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Updates on Librem 5 Shipping and Development

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  • Librem 5 Birch’s 10kΩ Resistor Fun, Devices Prepping for Shipping

    Purism is working to solve no shortage of problems; making a phone with a never-before used CPU for mobile, to authoring an entire mobile OS, to designing the hardware from scratch. Not to forget forging a social purpose company, avoiding toxic funding, and solving digital civil rights by creating products that are convenient to use and look good. All because of your continued support.

    Many of our customers are interested in what goes on behind the scenes when making a phone, so we wanted to share for transparency the kinds of issues that can come up. For instance, with our Birch batch, we sent our hardware engineers the very first phones off of the line ahead of schedule so they could perform quality control testing. We discovered a 10kΩ resistor was missing from the PCBA!

  • The Librem 5 "Birch" Batch Was Missing A Resistor But Now Fixed

    Librem 5 "Birch" batch was supposed to be shipping from 29 October to 26 November. They are now preparing to start shipping this second iteration of the Librem 5 Linux smartphone after early units in this batch were missing a resistor.

    The missing resistor on the Librem 5 phone PCB led to a non-working USB port. It's not clear how the resistor ended up missing from this batch or if it had been in place for the Aspen batch or not.

  • Librem 5 October 2019 Software Update

    The Librem 5 software team were busy in October, improving power consumption and heat generation through kernel and driver changes. The team also refactored and improved integration between various apps by using libfolks as a common foundation, added new features to keyboard, Settings, Shell and Compositor and squashed many bugs.

  • Purism Outlines Librem 5 Software Work During October - Including Battery / Thermal

    Purism has finally published their blog post outlining the software work they accomplished during October on bringing up the Librem 5 smartphone.

    October's software efforts included kernel items like working to improve the battery life and reduce the heat output of the work-in-progress Librem 5 as well as maturing their user-space components.

More in Tux Machines

The Yocto Project 3.0 release

The Yocto Project recently announced its 3.0 release, maintaining the spring/fall cadence it has followed for the past nine years. As well as the expected updates, it contains new thinking on getting the best of two worlds: source builds and prebuilt binaries. This fits well into a landscape where reproducibility and software traceability, all the way through to device updates, are increasingly important to handle complex security issues. This update contains the usual things people have come to expect from a Yocto Project release, such as upgrades to the latest versions of many of the software components including GCC 9.2, glibc 2.30, and the 5.2 and 4.19 kernels. But there is more to it than that. One major development in this release was the addition of the ability to run the toolchain test suites. The project is proud of its ability to run builds of complete Linux software stacks for multiple architectures from source, boot them under QEMU, and run extensive software tests on them, all in around five hours. In that time we can now include tests for GCC, glibc, and binutils on each of the principal architectures. As a result, the test report for the release now has around two-million test results. Read more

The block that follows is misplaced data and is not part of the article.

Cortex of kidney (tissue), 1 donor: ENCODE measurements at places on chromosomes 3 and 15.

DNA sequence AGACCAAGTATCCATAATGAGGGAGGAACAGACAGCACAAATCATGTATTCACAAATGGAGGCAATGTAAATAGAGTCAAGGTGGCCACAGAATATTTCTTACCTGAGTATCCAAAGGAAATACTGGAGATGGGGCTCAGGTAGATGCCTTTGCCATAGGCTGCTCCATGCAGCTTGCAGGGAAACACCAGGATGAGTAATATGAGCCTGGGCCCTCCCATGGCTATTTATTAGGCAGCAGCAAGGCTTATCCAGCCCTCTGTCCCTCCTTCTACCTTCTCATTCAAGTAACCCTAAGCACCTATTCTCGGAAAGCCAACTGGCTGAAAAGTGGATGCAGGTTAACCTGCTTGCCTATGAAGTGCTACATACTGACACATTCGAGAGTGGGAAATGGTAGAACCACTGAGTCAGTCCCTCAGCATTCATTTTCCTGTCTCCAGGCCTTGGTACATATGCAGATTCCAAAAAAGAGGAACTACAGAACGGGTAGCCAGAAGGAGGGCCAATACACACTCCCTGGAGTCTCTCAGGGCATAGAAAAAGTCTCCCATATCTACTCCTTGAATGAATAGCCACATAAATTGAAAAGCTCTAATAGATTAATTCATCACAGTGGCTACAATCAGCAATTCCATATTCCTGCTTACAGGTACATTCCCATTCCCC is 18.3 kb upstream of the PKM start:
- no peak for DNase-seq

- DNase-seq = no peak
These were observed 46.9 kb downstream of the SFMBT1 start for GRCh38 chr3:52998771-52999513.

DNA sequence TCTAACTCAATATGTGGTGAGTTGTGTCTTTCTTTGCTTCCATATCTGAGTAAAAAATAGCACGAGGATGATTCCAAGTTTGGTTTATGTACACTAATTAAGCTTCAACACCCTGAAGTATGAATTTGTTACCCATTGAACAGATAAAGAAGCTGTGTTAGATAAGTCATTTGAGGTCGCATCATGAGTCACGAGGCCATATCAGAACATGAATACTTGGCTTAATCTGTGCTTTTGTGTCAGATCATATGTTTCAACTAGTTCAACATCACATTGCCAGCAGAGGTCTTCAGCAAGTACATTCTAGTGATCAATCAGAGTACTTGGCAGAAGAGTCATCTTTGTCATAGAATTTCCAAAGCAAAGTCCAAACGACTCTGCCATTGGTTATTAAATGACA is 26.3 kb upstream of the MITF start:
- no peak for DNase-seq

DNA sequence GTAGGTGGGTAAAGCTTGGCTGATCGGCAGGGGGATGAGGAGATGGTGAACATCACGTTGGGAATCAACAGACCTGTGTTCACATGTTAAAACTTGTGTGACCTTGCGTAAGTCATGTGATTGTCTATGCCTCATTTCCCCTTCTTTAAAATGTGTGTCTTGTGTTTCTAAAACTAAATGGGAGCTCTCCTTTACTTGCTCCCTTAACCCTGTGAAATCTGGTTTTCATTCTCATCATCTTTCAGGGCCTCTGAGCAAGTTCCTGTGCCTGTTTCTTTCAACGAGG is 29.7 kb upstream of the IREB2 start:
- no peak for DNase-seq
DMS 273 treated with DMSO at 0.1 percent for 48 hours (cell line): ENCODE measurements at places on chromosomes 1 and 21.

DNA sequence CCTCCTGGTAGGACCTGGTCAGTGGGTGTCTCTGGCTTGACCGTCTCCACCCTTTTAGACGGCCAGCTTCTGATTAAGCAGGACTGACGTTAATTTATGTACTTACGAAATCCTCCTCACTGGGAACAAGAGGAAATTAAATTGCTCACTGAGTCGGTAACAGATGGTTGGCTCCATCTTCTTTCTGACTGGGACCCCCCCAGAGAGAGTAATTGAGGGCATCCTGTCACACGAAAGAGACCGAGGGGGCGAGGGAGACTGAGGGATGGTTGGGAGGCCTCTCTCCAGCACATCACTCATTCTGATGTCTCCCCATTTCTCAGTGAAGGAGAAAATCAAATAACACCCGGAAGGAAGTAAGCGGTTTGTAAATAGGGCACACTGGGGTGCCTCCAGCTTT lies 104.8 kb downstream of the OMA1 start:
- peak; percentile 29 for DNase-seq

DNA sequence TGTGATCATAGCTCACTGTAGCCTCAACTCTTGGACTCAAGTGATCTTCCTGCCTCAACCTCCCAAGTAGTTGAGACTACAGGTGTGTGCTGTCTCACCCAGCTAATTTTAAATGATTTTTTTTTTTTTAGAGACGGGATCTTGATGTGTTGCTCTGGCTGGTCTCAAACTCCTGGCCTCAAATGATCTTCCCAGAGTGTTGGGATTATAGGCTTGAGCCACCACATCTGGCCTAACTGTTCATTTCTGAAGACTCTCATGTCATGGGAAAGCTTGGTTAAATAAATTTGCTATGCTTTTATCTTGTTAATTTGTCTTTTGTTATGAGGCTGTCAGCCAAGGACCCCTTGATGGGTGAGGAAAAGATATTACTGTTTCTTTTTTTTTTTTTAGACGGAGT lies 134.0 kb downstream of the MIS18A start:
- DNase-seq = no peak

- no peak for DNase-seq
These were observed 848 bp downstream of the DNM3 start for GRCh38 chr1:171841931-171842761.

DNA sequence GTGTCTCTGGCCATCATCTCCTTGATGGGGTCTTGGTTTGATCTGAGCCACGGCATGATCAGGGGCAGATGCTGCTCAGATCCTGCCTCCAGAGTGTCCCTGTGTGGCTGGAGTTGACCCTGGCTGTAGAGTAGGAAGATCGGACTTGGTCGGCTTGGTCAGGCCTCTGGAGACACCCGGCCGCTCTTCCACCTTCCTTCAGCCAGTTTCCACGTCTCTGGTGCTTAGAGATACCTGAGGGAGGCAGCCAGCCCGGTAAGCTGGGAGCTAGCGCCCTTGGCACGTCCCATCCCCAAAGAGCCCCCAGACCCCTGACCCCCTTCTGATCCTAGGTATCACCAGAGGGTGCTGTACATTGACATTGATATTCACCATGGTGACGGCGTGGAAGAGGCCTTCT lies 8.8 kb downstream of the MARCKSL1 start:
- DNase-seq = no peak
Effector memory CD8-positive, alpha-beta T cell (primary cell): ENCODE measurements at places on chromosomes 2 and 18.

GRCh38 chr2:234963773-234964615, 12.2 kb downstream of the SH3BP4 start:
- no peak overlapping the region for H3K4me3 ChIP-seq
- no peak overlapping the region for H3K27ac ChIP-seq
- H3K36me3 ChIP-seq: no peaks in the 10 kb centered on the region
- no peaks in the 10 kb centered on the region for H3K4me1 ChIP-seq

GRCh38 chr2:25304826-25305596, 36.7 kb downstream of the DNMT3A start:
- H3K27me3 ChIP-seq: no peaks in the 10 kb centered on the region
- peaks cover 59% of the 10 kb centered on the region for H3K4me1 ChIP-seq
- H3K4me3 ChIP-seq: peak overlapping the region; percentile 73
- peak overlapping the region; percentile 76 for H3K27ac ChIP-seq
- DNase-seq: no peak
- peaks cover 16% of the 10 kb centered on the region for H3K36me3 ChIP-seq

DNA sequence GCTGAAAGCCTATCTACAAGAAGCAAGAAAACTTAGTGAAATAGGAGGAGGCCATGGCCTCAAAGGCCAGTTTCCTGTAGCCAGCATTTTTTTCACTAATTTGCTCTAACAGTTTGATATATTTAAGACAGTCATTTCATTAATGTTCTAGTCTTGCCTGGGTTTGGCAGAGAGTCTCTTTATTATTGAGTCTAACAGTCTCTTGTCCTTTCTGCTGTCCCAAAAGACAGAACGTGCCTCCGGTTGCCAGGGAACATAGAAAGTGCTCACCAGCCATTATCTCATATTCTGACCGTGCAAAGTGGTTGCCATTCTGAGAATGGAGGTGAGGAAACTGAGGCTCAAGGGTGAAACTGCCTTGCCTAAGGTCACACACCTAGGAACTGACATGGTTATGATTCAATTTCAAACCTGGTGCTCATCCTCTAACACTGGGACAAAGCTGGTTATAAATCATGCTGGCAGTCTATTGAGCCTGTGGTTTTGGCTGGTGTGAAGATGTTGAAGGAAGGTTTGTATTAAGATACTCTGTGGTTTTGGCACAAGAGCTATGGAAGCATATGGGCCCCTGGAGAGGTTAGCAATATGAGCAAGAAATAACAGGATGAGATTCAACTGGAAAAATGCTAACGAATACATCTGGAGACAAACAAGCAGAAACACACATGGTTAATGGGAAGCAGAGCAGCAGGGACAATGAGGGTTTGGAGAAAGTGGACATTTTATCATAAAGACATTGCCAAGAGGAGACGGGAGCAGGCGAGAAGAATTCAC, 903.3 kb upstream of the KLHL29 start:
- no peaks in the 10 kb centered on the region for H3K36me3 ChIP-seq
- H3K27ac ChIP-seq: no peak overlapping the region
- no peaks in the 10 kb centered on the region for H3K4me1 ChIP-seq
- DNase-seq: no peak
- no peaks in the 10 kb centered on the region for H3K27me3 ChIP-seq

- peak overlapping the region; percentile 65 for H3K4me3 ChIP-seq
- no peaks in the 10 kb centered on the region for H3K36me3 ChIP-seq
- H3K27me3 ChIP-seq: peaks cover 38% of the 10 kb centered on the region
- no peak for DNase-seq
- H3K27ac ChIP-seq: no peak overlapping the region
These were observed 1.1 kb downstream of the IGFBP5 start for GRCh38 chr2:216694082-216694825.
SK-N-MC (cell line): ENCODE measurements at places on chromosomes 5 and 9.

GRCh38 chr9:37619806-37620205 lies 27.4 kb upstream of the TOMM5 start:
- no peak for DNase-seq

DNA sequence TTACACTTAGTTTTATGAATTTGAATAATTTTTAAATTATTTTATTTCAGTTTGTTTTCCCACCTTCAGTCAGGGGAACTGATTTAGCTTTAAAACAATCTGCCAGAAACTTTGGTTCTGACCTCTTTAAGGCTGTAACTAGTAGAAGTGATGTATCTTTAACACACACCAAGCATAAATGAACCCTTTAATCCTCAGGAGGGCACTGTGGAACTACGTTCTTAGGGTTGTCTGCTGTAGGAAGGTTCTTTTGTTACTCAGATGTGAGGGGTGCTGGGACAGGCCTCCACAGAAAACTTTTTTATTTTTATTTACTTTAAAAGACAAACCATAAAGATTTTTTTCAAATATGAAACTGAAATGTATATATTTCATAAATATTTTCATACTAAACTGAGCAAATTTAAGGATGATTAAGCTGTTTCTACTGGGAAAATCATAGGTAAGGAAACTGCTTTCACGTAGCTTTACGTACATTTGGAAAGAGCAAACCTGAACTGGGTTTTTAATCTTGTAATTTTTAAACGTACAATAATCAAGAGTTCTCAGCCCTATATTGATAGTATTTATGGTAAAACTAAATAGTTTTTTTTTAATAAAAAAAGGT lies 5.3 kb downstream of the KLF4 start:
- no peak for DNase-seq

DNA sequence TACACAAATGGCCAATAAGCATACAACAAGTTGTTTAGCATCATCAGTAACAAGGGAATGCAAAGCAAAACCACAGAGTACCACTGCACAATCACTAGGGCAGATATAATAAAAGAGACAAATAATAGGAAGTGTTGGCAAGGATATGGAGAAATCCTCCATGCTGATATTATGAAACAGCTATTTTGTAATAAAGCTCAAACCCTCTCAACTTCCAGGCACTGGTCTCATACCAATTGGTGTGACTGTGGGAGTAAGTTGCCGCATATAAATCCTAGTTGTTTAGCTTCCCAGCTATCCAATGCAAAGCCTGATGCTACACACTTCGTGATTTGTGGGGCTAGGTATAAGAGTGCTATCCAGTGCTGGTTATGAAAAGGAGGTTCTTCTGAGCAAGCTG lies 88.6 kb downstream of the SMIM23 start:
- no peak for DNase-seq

Librem Boot Freedom and Purism Closes $2.5m Note Series

  • coreboot 4.11: Leaving No Librem Behind

    One of Purism’s core beliefs is to ensure that to the best of our ability, all new features, fixes, and improvements will be applied to all products, past and present.

  • Purism Closes $2.5m Note Series

    Purism as a Social Purpose Company (SPC) ensures the rights of humanity by creating products that fully respect people, and that mission has garnered a lot of attention and growth. One of the reasons Purism registered as an SPC was so that we could accept inbound investment without the risk that a toxic investor could force us to violate our values for profit (a common problem in C corporations). As a social purpose company Purism enshrines in its articles of incorporation that we must do what is good for society, therefore avoiding any and all toxic funding by virtue of the strictness of those articles. Funding growth—in addition to the triple-digit (yes that is over doubling) shipped revenue growth year-over-year since 2014 that Purism has been fortunate to see—can come in many forms, be that inventory financing, lines of credit, investment, and equity financing, to name a few.